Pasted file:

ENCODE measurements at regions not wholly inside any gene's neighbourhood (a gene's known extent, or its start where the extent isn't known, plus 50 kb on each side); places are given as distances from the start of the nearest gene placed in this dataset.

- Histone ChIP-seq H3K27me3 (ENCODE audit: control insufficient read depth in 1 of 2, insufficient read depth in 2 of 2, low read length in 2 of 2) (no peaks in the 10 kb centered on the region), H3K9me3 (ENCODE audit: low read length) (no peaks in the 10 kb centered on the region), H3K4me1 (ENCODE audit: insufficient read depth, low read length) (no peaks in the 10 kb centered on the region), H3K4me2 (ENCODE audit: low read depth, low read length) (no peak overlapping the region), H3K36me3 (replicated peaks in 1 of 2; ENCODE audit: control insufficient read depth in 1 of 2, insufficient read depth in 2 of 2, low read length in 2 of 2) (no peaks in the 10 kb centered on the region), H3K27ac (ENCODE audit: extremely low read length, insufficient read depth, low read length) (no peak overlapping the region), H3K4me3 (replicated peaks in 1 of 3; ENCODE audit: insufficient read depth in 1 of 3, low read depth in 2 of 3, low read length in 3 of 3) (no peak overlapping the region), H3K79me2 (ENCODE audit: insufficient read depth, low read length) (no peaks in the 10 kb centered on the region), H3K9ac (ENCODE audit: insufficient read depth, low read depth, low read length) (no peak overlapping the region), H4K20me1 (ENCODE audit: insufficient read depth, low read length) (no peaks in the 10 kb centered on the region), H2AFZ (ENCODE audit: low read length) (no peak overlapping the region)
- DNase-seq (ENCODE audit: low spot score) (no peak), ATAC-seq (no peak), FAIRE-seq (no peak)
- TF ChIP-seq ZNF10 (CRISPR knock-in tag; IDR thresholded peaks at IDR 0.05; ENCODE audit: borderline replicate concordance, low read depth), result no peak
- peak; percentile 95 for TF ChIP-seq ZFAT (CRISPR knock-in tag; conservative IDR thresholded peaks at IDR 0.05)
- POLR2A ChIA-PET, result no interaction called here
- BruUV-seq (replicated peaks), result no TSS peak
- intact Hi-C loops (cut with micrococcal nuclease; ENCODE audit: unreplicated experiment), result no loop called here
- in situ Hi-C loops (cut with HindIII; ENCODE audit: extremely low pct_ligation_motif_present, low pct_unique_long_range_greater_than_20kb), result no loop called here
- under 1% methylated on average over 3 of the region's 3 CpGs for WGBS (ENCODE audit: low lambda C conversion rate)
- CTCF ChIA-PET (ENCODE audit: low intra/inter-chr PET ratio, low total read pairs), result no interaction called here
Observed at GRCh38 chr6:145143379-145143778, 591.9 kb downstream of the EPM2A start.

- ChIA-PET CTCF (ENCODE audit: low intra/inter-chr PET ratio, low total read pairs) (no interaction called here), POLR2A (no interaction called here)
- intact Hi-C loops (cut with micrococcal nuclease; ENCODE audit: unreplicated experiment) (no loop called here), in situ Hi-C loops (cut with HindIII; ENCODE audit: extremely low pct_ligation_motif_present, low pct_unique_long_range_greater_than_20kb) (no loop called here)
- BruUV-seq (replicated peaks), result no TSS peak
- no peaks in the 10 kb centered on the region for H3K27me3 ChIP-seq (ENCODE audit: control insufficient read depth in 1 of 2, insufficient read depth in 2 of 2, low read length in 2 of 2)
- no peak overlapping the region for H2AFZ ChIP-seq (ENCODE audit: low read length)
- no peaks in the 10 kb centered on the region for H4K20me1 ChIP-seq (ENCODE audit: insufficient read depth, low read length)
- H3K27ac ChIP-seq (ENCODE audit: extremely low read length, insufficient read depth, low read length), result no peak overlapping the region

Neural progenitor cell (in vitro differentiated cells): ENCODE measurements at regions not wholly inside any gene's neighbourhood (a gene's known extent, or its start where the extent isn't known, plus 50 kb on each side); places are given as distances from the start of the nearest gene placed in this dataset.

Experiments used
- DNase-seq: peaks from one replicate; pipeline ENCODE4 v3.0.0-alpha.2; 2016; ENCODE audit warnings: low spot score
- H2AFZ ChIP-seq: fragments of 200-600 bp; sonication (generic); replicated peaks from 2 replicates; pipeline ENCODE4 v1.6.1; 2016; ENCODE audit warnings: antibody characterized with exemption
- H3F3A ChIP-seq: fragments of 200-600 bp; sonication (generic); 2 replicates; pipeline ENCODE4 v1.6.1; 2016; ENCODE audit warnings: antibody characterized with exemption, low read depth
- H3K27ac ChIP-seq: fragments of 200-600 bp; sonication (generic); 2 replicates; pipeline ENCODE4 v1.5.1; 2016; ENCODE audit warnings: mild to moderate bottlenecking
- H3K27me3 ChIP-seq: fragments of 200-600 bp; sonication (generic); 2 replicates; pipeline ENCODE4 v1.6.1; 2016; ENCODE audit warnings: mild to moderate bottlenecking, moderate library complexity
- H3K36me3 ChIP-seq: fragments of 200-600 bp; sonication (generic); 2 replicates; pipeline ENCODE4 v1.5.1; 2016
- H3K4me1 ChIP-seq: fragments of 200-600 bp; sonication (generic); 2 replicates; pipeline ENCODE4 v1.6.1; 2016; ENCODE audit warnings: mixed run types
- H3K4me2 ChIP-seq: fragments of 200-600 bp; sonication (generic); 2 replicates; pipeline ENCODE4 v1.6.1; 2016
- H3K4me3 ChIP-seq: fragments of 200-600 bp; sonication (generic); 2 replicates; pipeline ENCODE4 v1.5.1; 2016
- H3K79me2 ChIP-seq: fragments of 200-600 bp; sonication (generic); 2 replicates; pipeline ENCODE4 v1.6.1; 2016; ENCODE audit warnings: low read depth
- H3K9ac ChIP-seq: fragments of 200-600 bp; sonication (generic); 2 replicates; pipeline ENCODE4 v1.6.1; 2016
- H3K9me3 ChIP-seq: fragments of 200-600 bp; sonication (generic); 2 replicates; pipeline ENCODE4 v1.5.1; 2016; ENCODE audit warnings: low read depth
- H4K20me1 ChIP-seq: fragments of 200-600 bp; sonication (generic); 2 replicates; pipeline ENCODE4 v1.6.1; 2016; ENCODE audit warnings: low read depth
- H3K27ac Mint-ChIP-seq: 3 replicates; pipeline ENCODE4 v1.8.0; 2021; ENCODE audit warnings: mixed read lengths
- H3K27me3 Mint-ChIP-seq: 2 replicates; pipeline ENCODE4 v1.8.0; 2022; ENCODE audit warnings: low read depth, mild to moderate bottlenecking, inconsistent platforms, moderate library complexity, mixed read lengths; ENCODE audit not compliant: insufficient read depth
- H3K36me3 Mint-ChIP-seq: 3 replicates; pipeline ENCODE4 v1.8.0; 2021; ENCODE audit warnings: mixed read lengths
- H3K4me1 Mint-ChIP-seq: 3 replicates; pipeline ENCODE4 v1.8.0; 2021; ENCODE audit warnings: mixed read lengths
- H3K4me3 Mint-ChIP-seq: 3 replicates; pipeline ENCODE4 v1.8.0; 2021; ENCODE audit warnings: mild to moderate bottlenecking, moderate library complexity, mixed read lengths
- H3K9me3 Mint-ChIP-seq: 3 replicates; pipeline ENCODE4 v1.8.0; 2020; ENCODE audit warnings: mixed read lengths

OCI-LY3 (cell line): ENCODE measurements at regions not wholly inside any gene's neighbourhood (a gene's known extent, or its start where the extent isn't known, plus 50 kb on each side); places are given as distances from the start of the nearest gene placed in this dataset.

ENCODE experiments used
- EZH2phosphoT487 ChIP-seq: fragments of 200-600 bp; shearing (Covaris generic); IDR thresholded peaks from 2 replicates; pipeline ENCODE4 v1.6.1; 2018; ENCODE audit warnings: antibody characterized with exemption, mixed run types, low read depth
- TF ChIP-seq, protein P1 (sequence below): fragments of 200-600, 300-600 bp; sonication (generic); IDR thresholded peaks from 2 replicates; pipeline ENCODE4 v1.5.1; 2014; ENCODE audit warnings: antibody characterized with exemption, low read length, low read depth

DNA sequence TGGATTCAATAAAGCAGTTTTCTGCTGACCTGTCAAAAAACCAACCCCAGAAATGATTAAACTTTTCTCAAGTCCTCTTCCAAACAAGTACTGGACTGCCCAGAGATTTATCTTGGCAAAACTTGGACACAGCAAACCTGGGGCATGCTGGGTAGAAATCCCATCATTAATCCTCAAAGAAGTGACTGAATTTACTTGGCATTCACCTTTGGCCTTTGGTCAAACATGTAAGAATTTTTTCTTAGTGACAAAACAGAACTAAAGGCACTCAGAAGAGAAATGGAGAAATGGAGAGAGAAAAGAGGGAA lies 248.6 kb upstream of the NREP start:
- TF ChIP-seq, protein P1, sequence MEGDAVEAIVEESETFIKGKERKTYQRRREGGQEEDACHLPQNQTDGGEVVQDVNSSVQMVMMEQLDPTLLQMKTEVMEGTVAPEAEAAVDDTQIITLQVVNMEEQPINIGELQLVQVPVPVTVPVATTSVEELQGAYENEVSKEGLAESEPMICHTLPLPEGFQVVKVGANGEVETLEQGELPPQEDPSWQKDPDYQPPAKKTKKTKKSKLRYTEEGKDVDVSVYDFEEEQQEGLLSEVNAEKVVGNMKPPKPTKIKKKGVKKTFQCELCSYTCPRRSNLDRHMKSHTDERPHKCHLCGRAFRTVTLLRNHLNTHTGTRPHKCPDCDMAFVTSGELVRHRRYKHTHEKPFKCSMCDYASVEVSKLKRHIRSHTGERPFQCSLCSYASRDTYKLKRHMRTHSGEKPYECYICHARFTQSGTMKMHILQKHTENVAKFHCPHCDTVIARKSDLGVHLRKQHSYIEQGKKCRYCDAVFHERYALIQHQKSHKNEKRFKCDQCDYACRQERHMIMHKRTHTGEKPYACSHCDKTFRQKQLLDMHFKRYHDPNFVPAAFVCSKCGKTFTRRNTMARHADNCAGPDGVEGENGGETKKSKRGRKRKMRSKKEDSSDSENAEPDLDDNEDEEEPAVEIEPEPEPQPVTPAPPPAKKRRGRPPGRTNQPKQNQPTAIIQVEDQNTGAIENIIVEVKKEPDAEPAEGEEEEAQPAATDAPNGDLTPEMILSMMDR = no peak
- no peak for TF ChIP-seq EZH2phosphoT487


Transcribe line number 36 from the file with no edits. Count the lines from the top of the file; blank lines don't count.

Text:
- H3K27me3 Mint-ChIP-seq: 2 replicates; pipeline ENCODE4 v1.8.0; 2022; ENCODE audit warnings: low read depth, mild to moderate bottlenecking, inconsistent platforms, moderate library complexity, mixed read lengths; ENCODE audit not compliant: insufficient read depth